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Future of Michigan 1931 abortion law may hinge on when words become gibberish

U.S. Constitution
Michigan Attorney General Dana Nessel, a Democrat, argues in a court brief in support of the abortion rights proposal that the first line of the U.S. Constitution appears to lack full spacing. (Bridge screenshot)
  • The fate of an abortion rights ballot proposal is now before the Michigan Supreme Court
  • Abortion rights supporters have urged the court to rule by Wednesday
  • Proponents and opponents have filed court briefs to convince the judge to rule in their favor

Nov. 9, 2022: Michigan Proposal 3 supporting abortion rights wins big

LANSING — Michigan Supreme Court could decide this week whether an abortion rights initiative can appear on the state’s Nov. 8 ballot — a ruling critical to the fate of abortion rights in the state.

As this week’s legal showdown looms, groups on both sides of the abortion divide filed court briefs focused on whether the lack of spacing between words on the proposed ballot measure should disqualify it from the ballot.  

The court fight comes after the Board of State Canvassers — tasked with certifying ballot measures — deadlocked 2-2 Wednesday and on whether Reproductive Freedom for All, which would enshrine abortion rights in the state constitution, belongs on the November ballot. 


The deadlock followed a lengthy debate over apparent word spacing issues, where opponents to the initiative argued a lack of spaces between several words in the initiative caused words to run together — “gibberish” that should not be written into the constitution.

Among those entering the fray is Michigan Attorney General Dana Nessel — a Democrat who has said she would not prosecute those seeking or performing abortion under the state’s 1931 abortion ban — who filed an amicus brief Tuesday supporting the abortion rights campaign

In her brief, Nessel called the board’s failure to certify the proposal last week “an affront to direct democracy in this State.” The board “usurped the Legislature’s authority by refusing to approve the petition” because two board members “thought the word spacing was insufficient,” she said.

“In the absence of a statutory requirement, further questions arise: how much space is sufficient for the Board? Do ballot committees need to invest in rulers to ensure that the board’s preferred spacing exists between every word? Or is the test whether a reasonable person could comprehend the test?”

Nessel’s arguments followed a filing Monday by Citizens to Support MI Women and Children — an anti-abortion coalition — which called the abortion-rights proposal “garbled” and said it should be kept off the ballot.

The group argued that the Michigan Supreme Court has previously rejected ballot proposals “with typographical errors.” It pointed to a 2002 court decision, where a drug reform initiative was kept off the ballot due to an apparent typo. Authors of the proposal said it would add a new section — Article I, Section 24 — to the state constitution, but that section already existed.

The anti-abortion group said the measure failed formatting requirements because the lack of spacing between words inserted “non-words,” which they argue fail to meet the definition of “texts” as required in the state constitution.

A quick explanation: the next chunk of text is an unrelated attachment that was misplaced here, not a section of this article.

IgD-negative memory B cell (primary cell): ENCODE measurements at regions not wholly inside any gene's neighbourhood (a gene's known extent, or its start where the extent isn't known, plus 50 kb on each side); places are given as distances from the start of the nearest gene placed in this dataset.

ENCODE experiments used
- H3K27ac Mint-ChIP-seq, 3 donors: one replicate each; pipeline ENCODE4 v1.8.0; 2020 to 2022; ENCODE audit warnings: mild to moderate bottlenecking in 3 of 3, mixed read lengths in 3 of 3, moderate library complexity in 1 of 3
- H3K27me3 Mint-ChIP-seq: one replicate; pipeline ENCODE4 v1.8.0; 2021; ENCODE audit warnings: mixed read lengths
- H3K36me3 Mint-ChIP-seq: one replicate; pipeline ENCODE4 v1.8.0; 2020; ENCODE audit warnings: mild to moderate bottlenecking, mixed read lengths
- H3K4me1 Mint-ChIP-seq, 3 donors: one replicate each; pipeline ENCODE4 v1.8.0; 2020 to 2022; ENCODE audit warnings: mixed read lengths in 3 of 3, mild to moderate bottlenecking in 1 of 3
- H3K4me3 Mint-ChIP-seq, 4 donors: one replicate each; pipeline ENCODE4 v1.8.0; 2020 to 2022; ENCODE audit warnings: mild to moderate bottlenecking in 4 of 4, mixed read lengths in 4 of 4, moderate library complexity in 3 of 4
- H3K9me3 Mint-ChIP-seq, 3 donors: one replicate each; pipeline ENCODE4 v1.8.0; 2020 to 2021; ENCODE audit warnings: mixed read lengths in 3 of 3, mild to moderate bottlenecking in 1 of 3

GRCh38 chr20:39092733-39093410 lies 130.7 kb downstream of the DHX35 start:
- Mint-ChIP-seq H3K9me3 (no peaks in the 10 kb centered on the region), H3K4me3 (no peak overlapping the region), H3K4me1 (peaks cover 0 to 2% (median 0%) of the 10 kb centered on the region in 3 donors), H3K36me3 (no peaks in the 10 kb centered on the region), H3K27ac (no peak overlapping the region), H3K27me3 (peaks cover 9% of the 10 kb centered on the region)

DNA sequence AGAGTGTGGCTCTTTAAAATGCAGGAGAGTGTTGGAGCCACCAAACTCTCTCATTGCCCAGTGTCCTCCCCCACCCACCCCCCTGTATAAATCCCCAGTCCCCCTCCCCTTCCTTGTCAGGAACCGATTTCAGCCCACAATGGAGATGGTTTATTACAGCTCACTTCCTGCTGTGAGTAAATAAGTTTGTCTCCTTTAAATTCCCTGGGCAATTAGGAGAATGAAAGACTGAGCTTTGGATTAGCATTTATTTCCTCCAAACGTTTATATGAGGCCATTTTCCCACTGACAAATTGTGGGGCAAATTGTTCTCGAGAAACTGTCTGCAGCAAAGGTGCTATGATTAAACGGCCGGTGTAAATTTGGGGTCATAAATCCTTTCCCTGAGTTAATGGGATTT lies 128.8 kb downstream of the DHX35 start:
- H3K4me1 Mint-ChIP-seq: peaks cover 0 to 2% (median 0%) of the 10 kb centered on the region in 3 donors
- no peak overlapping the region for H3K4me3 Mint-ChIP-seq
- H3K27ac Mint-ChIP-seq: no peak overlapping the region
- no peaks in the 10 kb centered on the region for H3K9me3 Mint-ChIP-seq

The legal filings come in a lawsuit last Thursday brought by the group behind the ballot measure. The group wants the high court to order the measure be placed on the November ballot by Wednesday. The court may have to rule, if it rules at all, before this Friday, Sept. 9 — the statutory deadline for state canvassers to certify all qualified ballot measures for the November ballot.

Backers of the measure argue that the Board of State Canvassers already approved the format of the initiative in March and did not have authority to now reject it based on spacing issues — something state law does not list as a requirement. 

The deadlock among canvassers “disenfranchised” voters who signed the petition and represented an “attempt to silence” the campaign, the lawsuit argues. The proposal is qualified for the ballot, it argues, because it has sufficient valid signatures and meets all statutory formatting requirements. 

“The Board abandoned its clear legal duty when it declined to qualify the measure to appear on the ballot when both legal requirements have been met,” the lawsuit reads. 

“Qualifying a petition requires certainty — it is a binary choice: are there enough valid signatures or are there not enough valid signatures? Does the form of the petition comply with the mandatory form elements included in the Election Law or does it not?”

The campaign had turned in more than 735,000 valid signatures, according to a staff report. The Board of State Canvassers granted it conditional approval in March, and the state Bureau of Elections recommended that the board certify the measure for the November ballot.

Six University of Michigan law professors filed a brief Monday in support of the petition, also arguing state canvassers lacked authority to reject the measure based on spacing issues not articulated in state law.

“The Board cannot simply conjure up grounds that are not unambiguously mentioned in the statute and use those grounds to reject petitions and override the results of a valid, democratic process,” the professors argued.

Also joining in support of the abortion petition: seven Democratic county prosecutors and a coalition of advocacy groups and churches, including the League of Women Voters of Michigan and United Church of Christ.

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